Next on the list is rainbow trout. Other fish with similar vitamin D content include: swordfish, sturgeon, cisco, whitefish, mackerel, tuna, halibut, herring and rockfish. If salmon doesn't appeal to you, or if it starts to get boring, you can switch to any of these fish. Depending on where you live, some might be fresher than others.
Fish oil and cod liver oil is also high on the list. One teaspoon contains about 450 international units of vitamin D3. It's not the most appetizing way to get your daily requirement, but it's easy and low on calories. There's such a concentrated amount of vitamin D3 that it's close to a supplement.
Vegetarian Source of Vitamin D
Half a cup of portobello mushrooms treated with UV light contains** **320 grams of vitamin D2. However, they contain the vitamin only when exposed to sunlight. Most mushrooms you buy at the store are grown indoors in the dark, according to Berkeley Wellness, so you'll have to check to make sure the mushrooms you're buying have been exposed to UV light.
Dairy and Vitamin D
One cup of whole milk contains 130 international units of vitamin D3. While it's not enough to meet your needs for the day, you can drink a few servings as long as you're not lactose intolerant. Some milk comes fortified with even more vitamin D to boost the amount per serving. Calories from whole milk can add up quickly, so be careful. One cup contains almost 150 calories.
Reduced-fat milk contains only slightly less vitamin D3 at around 120 international units. You can buy either nonfat, 1 percent or 2 percent. If you're watching your calories, this will be a better option for increasing your vitamin D3 intake.
Yogurt and soy milk are also options if you don't want to drink regular milk. They provide roughly the same amount of vitamin D3 per serving. For yogurt, you need to eat an 8-ounce serving, and for soy milk, you need one cup.
Vitamin D for Breakfast
The simple hard-boiled egg, which is easy to make and packed with nutrients, contains about 40 international units of vitamin D. Considering that most people eat two or three eggs in one sitting, you can get 80 to 120 international units in one meal. If you're low on vitamin D, adding eggs to your breakfast will help bolster your diet.
Some fortified cereals contain a lot of vitamin D3. If you're vegetarian or don't like seafood and dairy products, fortified cereals can help. Kellogg's Special K is high in vitamin D3, according to an article from Women's Running. Cheerios and Quaker Oats are also fairly high in fortified vitamin D.
Orange juice can also come fortified with vitamin D. Vegetarians and vegans can use fortified orange juice to supplement their diets, since there are very few food sources of vitamin D that aren't derived from animals. One 8-ounce glass of Simply Orange contains 25 percent of your daily value of vitamin D, according to the nutrition facts on the Simply Orange website.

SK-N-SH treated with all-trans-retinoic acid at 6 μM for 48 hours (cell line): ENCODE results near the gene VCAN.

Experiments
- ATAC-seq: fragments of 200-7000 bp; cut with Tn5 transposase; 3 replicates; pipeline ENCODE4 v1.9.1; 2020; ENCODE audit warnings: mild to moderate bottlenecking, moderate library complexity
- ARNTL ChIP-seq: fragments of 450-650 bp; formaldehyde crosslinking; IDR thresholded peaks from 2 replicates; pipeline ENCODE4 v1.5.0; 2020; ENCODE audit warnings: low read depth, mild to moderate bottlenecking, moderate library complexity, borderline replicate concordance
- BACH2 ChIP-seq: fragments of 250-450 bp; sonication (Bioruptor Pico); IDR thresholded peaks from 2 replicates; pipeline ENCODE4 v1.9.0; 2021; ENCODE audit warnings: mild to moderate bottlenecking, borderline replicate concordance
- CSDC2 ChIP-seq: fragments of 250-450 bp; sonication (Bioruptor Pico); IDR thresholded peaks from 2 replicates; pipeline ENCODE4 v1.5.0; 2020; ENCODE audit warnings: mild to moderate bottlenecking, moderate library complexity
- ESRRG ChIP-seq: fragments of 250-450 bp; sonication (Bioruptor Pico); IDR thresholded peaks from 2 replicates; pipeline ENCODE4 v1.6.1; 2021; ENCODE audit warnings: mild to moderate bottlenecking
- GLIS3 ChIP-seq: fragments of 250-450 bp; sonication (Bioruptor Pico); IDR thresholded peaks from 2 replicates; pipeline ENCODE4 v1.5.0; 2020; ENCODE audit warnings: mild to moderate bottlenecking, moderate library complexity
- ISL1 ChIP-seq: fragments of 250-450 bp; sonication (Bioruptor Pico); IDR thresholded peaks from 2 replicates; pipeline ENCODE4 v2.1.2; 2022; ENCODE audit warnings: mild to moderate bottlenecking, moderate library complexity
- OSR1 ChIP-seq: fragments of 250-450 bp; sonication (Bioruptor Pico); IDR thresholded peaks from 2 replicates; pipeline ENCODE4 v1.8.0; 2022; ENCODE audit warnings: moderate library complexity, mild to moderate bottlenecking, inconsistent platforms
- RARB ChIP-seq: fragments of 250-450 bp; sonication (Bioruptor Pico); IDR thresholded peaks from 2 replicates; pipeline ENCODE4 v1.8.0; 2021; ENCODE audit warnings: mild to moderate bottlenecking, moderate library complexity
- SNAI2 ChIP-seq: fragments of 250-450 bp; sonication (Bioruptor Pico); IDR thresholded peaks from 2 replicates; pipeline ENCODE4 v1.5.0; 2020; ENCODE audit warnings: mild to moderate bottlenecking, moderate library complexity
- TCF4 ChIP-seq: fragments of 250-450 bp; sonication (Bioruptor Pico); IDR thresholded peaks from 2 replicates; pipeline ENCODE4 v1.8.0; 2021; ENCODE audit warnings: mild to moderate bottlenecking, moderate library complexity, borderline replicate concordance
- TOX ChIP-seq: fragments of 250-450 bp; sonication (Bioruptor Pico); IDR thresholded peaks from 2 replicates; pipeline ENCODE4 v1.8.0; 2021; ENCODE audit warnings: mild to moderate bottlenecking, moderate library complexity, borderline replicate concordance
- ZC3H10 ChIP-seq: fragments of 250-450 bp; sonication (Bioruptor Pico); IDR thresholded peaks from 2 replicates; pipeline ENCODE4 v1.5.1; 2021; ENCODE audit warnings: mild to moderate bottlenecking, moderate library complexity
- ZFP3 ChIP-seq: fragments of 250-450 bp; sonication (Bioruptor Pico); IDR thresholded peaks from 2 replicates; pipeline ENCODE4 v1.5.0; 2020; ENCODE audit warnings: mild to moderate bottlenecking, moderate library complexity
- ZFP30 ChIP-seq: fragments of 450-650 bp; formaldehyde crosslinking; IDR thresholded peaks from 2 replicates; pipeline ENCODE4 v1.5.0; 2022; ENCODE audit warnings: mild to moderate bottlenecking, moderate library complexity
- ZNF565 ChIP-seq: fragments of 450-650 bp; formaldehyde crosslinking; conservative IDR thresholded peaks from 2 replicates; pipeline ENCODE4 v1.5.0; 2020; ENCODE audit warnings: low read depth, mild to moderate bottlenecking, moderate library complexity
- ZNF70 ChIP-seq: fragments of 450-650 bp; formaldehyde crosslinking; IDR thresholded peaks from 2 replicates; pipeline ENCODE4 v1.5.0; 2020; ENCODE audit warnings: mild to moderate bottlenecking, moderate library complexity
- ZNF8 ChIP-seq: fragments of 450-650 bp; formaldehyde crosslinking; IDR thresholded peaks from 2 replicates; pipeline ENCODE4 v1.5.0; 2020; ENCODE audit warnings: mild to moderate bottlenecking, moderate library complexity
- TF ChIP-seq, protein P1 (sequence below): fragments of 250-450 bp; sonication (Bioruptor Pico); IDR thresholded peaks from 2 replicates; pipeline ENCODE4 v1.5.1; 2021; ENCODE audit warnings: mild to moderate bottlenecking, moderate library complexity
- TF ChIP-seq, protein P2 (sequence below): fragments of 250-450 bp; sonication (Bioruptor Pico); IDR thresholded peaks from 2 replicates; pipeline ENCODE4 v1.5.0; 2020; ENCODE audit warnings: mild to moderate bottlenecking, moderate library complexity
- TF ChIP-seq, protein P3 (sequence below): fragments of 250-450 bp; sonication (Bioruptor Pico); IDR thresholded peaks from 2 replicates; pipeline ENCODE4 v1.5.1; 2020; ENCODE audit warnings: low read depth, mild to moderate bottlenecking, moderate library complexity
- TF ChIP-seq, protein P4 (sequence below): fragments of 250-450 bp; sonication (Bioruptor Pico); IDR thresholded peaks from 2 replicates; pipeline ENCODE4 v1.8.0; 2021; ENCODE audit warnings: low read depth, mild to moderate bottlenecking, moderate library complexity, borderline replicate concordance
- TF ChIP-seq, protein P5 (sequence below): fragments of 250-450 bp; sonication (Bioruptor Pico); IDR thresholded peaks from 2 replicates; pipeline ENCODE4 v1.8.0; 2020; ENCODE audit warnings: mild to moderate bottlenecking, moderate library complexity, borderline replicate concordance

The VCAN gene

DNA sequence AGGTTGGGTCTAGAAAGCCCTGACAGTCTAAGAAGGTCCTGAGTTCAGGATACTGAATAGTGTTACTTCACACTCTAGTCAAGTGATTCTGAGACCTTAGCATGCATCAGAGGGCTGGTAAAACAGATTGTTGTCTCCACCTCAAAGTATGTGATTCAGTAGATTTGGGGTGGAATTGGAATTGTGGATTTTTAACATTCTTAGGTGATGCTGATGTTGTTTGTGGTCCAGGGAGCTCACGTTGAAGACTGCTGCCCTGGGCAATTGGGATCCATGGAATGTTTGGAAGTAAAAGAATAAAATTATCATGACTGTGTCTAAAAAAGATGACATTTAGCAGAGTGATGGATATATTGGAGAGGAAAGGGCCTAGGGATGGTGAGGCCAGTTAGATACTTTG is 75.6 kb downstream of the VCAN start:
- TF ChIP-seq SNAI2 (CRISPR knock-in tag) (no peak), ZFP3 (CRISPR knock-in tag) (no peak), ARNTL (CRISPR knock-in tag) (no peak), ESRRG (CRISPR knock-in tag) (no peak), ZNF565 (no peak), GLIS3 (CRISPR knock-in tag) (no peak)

Consult Your Doctor First
Adding vitamin D to your diet is a good idea if you're deficient, but you need to be careful that you're not overdoing it. Vitamin D is fat soluble, which means that you store it in your fat cells. It can build up over time, unlike water-soluble vitamins that you excrete regularly through your urine. If vitamin D builds up in your system, your body holds onto excess calcium, according to an article from National Health Services.
The tolerable upper limit for adults is 4,000 international units per day, according to the National Institutes of Health Office of Dietary Supplements. That means you shouldn't consume more than that amount per day, because it can be toxic. It's very unlikely that you'll consume that much through food, but adding food and supplements together can be too much.
Before adding a supplement or altering your diet, talk to your doctor if you think you have low vitamin D levels. It's hard to tell without a blood test if you're deficient, so you shouldn't try to diagnose yourself. Your doctor can help design a regimen of supplements and vitamin D-rich foods to fix your deficiency.
- Science Direct: Cholecalciferol
- National Osteoporosis Foundation: Calcium/Vitamin D
- The Journal of Clinical Endocrinology and Metabolism: A Randomized Study on the Effect of Vitamin D₃ Supplementation on Skeletal Muscle Morphology and Vitamin D Receptor Concentration in Older Women
- Bone Reports: Vitamin D and Muscle
- Harvard T.H. Chan School of Public Health: Vitamin D and Health
- Medline Plus: Vitamin D Deficiency
- Berkeley Wellness: Mushrooms and Vitamin D
- Women's Running: 6 Vitamin D-Rich Foods for Winter
- Simply Orange Juice: Simply Orange® Pulp Free With Calcium & Vitamin D
- National Institutes of Health Office of Dietary Supplements: Vitamin D
- National Health Services: Vitamin D
- Cleveland Clinic: Vitamin D & Vitamin D Deficiency
- Nutrition and Metabolism: Does Vitamin-D Intake During Resistance Training Improve the Skeletal Muscle Hypertrophic and Strength Response in Young and Elderly Men? – A Randomized Controlled Trial
- Medscape: Vitamin D: A Rapid Review
- Mercola: Vitamin D3 Versus D2
- National Health Services: How to Get Vitamin D From Sunlight
- Medline Plus: New Recommended Daily Amounts of Calcium and Vitamin D
- USDA Food Composition Databases: Nutrients List